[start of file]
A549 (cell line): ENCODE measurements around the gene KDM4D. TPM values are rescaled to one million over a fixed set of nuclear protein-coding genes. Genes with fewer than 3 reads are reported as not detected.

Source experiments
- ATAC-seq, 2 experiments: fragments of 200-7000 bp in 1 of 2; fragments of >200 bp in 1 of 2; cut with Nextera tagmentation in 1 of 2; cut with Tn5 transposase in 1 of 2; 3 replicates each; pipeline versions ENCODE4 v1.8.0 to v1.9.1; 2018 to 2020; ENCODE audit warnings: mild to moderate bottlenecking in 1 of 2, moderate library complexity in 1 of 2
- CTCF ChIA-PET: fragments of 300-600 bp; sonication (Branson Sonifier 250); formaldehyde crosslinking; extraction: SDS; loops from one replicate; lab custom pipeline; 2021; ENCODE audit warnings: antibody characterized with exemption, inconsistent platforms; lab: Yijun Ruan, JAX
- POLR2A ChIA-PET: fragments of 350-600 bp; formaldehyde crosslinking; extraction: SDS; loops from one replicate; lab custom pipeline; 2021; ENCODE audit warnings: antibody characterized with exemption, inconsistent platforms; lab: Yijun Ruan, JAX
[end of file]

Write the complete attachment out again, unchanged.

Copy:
A549 (cell line): ENCODE measurements around the gene KDM4D. TPM values are rescaled to one million over a fixed set of nuclear protein-coding genes. Genes with fewer than 3 reads are reported as not detected.

Source experiments
- ATAC-seq, 2 experiments: fragments of 200-7000 bp in 1 of 2; fragments of >200 bp in 1 of 2; cut with Nextera tagmentation in 1 of 2; cut with Tn5 transposase in 1 of 2; 3 replicates each; pipeline versions ENCODE4 v1.8.0 to v1.9.1; 2018 to 2020; ENCODE audit warnings: mild to moderate bottlenecking in 1 of 2, moderate library complexity in 1 of 2
- CTCF ChIA-PET: fragments of 300-600 bp; sonication (Branson Sonifier 250); formaldehyde crosslinking; extraction: SDS; loops from one replicate; lab custom pipeline; 2021; ENCODE audit warnings: antibody characterized with exemption, inconsistent platforms; lab: Yijun Ruan, JAX
- POLR2A ChIA-PET: fragments of 350-600 bp; formaldehyde crosslinking; extraction: SDS; loops from one replicate; lab custom pipeline; 2021; ENCODE audit warnings: antibody characterized with exemption, inconsistent platforms; lab: Yijun Ruan, JAX